Entering the Lightning Lab accelerator has been a transformative experience for Twingl. There’s nothing like pitching week-in, week-out, to force you to pull your head out of the clouds. You need to think about what the smallest thing is that people want or need.
The trouble with having a big vision is that it’s damned hard to know where to start. It’s like a game of Battleship.
Over the past year, we flirted with web annotation, automated digests, reading and writing tools. We threw away weeks, toying with tools for knowledge sharing and collaborative learning. None of it felt right, and frankly we were beginning to feel like we’d made a mistake entering the accelerator.
One day, we looked up. We shifted our eyes from our own screens—to the screens of others.
That’s when we saw the tabs. Thousands of them.
The lab is an environment where you have to learn, and you have to learn fast. What do you do when you want to learn about something? You hit Google and you start clicking.
Over the last couple of weeks, we sent out a survey—and got hundreds of responses. And now, as a thank you to all who responded we’d like to share with you what we learned.
How do tabs build up?
You’ve got a hundred tabs open. How did this happen? What am I doing with my life?
- You’re trying to learn about something (often for a project) and fell down a Google Rabbit Hole. No surprises that most people’s tabs spring out of searches on Google, Wikipedia, or wiki-like sites. Hyperlinks are exciting! These “trails” build up fast: when you’re not sure what you’re looking for, everything might be useful.
- Something interesting came to you through “The Stream”. You open a link from an email newsletter; you browse through Twitter or Facebook; something interesting pops up on HackerNews. Looks interesting, but you’re feeling guilty about skiving off work. You tell yourself you’ll get to it later.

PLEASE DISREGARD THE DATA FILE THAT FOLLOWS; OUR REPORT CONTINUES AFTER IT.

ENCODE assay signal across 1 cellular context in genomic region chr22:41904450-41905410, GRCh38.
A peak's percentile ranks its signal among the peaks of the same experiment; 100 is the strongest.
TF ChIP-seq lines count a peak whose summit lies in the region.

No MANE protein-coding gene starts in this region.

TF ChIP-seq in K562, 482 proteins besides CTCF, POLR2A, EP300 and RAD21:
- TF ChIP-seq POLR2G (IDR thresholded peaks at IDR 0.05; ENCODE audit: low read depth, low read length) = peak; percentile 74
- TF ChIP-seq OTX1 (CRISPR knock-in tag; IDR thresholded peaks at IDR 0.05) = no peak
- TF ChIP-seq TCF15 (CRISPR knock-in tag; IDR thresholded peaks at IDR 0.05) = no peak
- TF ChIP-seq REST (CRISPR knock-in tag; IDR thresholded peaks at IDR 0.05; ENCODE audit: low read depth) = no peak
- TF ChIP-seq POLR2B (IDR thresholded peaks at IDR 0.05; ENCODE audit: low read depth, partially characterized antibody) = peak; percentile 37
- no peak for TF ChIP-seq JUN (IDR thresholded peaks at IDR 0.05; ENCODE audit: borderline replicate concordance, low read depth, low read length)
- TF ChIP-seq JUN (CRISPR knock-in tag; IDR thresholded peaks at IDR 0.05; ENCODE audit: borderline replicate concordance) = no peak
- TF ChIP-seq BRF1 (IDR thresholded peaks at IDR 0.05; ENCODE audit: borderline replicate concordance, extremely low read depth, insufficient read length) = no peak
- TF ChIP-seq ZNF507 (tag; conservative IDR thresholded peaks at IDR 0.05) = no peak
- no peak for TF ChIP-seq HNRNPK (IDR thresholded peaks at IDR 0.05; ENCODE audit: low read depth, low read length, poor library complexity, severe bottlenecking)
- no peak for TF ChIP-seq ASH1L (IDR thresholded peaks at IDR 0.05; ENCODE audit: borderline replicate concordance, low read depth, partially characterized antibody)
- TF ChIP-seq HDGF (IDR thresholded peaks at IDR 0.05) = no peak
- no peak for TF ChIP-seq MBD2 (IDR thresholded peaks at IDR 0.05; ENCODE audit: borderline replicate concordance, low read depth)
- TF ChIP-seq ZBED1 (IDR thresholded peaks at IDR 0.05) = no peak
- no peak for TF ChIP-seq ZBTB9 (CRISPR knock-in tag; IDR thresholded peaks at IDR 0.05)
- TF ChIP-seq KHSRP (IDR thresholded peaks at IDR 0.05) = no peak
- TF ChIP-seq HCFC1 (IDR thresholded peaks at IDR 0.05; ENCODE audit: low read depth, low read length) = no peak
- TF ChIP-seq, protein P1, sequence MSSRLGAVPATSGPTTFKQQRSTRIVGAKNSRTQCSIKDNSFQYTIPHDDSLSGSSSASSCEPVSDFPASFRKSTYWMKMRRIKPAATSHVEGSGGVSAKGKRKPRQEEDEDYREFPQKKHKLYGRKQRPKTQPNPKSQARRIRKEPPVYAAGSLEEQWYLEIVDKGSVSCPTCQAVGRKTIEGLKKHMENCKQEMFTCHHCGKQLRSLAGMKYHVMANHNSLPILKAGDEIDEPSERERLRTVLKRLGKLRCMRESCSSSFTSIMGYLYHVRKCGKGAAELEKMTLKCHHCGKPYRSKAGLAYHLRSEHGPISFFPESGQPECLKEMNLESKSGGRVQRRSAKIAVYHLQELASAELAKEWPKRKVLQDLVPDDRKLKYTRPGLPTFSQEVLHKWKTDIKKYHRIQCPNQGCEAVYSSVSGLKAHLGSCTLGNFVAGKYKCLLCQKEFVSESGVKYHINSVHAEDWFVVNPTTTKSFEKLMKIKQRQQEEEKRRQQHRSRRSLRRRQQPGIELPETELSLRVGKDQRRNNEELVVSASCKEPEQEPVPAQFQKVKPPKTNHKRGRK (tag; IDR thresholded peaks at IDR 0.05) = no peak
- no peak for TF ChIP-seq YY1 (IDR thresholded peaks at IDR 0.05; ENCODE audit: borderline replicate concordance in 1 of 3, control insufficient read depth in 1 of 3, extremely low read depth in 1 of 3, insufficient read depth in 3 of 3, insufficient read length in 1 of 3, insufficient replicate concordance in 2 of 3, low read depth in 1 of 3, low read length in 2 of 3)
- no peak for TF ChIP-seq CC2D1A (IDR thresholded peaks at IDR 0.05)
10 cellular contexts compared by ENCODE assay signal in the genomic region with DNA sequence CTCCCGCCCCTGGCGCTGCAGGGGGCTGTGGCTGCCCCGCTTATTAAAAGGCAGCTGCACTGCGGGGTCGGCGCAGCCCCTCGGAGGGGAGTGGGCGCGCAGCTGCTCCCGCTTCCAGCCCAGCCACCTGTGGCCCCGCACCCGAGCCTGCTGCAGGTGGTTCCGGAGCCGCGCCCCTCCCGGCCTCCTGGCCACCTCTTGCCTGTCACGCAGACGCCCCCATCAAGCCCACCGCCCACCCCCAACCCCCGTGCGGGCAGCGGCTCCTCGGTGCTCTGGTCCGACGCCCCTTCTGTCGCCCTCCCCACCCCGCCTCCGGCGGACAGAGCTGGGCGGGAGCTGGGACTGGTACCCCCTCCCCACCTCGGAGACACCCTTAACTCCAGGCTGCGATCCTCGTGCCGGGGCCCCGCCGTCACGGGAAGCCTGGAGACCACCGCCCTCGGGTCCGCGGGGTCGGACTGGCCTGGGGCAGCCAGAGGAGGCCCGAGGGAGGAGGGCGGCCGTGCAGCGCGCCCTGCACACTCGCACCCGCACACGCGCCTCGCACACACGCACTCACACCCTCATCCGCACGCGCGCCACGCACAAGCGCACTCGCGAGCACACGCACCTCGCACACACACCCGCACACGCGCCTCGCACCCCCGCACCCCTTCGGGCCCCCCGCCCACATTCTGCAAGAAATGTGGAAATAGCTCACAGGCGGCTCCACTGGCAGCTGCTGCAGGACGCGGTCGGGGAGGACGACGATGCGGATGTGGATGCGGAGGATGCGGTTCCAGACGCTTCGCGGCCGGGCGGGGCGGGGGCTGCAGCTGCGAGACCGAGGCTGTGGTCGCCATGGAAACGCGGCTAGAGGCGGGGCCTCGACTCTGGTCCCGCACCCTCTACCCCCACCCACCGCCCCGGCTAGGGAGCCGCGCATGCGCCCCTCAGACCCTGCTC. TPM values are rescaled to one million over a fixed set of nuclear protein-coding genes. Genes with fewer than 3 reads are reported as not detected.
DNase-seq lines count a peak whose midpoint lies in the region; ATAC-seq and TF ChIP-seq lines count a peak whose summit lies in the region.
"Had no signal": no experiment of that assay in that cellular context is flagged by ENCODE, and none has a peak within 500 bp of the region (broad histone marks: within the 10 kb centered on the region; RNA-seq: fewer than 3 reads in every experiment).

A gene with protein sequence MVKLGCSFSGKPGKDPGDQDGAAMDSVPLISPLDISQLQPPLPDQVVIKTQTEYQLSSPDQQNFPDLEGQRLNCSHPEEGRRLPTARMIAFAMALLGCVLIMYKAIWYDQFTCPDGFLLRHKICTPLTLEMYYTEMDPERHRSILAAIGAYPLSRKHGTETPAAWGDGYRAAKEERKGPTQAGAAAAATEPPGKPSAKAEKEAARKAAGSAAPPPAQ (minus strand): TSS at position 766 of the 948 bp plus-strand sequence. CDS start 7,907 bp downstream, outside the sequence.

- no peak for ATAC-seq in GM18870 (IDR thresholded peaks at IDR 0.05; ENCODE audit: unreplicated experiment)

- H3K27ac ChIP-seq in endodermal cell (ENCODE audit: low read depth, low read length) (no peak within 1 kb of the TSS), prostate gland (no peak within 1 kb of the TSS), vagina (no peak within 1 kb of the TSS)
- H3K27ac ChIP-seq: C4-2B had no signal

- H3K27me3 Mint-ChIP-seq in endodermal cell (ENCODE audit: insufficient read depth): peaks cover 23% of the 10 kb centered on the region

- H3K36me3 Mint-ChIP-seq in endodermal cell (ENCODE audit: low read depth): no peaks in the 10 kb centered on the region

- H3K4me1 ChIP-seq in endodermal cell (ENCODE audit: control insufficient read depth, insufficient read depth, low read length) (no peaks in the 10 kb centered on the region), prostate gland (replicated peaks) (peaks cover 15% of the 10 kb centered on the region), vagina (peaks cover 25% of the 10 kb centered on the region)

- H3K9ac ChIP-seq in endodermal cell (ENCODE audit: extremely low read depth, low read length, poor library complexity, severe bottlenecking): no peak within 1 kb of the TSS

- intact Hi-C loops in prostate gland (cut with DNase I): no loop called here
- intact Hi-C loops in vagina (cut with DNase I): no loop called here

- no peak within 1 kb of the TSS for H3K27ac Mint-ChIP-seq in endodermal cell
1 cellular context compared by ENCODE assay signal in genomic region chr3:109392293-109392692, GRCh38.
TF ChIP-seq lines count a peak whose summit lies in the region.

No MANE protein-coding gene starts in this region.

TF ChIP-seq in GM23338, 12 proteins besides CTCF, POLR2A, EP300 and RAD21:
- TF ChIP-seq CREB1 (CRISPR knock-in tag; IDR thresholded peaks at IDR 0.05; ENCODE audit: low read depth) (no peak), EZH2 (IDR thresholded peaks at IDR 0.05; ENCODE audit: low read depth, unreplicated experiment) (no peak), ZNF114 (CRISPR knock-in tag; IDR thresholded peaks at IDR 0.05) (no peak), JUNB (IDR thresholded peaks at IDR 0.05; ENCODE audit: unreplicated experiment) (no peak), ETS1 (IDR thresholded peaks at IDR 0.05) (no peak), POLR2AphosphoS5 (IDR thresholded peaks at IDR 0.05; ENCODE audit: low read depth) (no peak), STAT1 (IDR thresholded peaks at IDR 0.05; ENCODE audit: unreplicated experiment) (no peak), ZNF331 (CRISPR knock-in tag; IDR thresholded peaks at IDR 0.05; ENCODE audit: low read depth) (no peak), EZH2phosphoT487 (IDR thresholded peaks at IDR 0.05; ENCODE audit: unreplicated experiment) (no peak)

- You’ve got a problem, and you’re trying to solve it: A common problem for programmers. Find a weird bug, hit Google, open tabs, fix the bug; repeat. I like to call these “Entropy Tabs.”
- You’re working on something, on the internet! You might have a few documents open in Google Drive, alongside your team chat software and one or two customer leads to follow up.
Why do tabs stick around?
We’re usually pretty good at cleaning up some types of tabs. Cruft which builds up after some Facebook procrastination. The tabs which popped up during a coding bender. But some tabs linger, rot, and fester. Here were the most common reasons.
- “They are our todos.” This is the fundamental reason your tabs linger. You’re not in the right headspace to deal with this thing right now, but it’s important enough that you want to keep it in sight. These might be things you’re meaning:
- to read
- to buy
- to learn
- to share
- to reply to
- to research further
- They are our “Dashboards.” Things like Gmail, or your project management software. They stick around for an obvious reason: you’re always using them.
- “Current lines of inquiry” for research projects that you can’t complete in a single sitting. Maybe you’re learning your way around a topic for an article or essay you’re writing. It’s the digital equivalent of leaving a stack of notes and papers on your desk—so you can pick up where you left off.
How do we use tabs right now?
A couple of interesting behavioural trends came up:
- It’s common to sort your tabs out into windows based on project, context (ie, type of task), or some variation of the two. We are trying to stay organised!
- We don’t trust bookmarks. This makes sense if you think of your tabs as a todo list. If there is a bill on your desk that you’re meaning to dispute, you will leave the bill on your desk. You won’t put it in the bottom drawer—where you know you will forget about it. Bookmarks are the “crap drawer” of our web browsers.
If there’s anything you’ve told us, it’s that our lives are shifting further into our web browsers every day. We use them for work and for play. We use them to create, to consume, and to learn.
How can the browser become more productive? That’s the subject of Matt’s next blog post—coming tomorrow.